Free Learners Test | k53 learners licence test - Questions and Answers

ROAD POSITIONING

Traffic and road situations are constantly changing and so does the safest position on the road.
Low risk riders aim to be in the right place all the time.


SPACE, SURFACE AND SIGHT

As the operator of a two-wheel vehicle motorcycle riders need to be very aware of the road surface.


Space


As a motorcycle rider you have very little to protect you in a crash other than your riding gear.

The more space from other vehicles and pedestrians the better.

Creating space from hazards is referred to as buffering.

Moving away from hazards can also increase the likelihood of being seen.



Surface


As the operator of a two-wheel vehicle motorcycle riders need to be very aware of the road surface.

Paint, oil, water, sand, gravel, pot holes and metal plates are all examples of different road surfaces that a rider.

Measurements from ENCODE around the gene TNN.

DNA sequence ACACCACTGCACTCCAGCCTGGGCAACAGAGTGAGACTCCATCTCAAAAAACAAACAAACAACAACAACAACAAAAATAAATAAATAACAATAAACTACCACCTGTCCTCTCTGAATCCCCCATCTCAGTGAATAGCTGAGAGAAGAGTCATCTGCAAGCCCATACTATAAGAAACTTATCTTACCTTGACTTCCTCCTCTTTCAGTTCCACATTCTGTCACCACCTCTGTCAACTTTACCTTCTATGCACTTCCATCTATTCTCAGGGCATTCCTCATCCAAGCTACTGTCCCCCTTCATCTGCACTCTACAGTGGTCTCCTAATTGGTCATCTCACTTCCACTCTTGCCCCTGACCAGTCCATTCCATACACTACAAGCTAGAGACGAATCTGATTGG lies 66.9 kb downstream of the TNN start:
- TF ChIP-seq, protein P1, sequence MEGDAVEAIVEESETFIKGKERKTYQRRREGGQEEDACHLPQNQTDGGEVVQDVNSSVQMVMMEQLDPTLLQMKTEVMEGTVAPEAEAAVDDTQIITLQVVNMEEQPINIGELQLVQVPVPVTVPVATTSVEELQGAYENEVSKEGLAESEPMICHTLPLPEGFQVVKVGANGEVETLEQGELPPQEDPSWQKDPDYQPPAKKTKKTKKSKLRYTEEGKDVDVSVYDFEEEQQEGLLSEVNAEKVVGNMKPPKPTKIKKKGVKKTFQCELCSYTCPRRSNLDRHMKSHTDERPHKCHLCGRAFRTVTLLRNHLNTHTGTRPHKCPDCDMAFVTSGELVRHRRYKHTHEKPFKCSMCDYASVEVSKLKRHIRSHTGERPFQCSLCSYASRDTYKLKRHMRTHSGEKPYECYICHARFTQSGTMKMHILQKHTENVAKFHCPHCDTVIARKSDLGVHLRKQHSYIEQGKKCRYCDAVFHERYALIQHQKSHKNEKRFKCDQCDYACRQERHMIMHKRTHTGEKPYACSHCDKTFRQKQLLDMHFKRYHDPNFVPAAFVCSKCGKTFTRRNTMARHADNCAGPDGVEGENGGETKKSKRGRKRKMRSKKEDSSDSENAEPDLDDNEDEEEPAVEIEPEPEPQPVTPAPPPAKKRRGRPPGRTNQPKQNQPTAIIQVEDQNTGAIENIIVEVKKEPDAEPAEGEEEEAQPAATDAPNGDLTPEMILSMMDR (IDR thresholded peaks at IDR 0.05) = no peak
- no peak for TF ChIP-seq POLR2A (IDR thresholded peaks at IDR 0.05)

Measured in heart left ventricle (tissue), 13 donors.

As the operator of a two-wheel vehicle motorcycle riders need to be very aware of the road surface.

Paint, oil, water, sand, gravel, pot holes and metal plates are all examples of different road surfaces that a rider needs to manage.

For a motorcycle rider a relatively small change in road position can result in a significant change in the quality of road surface.

Although it is best to avoid riding on a poor surface, sometimes this is not possible, for example when buffering an oncoming vehicle the best road position may be the left side of the lane.

The left side of the road may be bumpy and broken up, however it may be preferable to ride on this surface to get a safe buffer from the oncoming hazard.

The solution is easy, if you need to ride on a poor surface to buffer a hazard, just slow down.


Move away from hazards, like on comming vehicles.



k53 learners questions

If You Need To Ride On A Poor Surface In Order To Maintain A Buffer, Slow Down



k53 learners test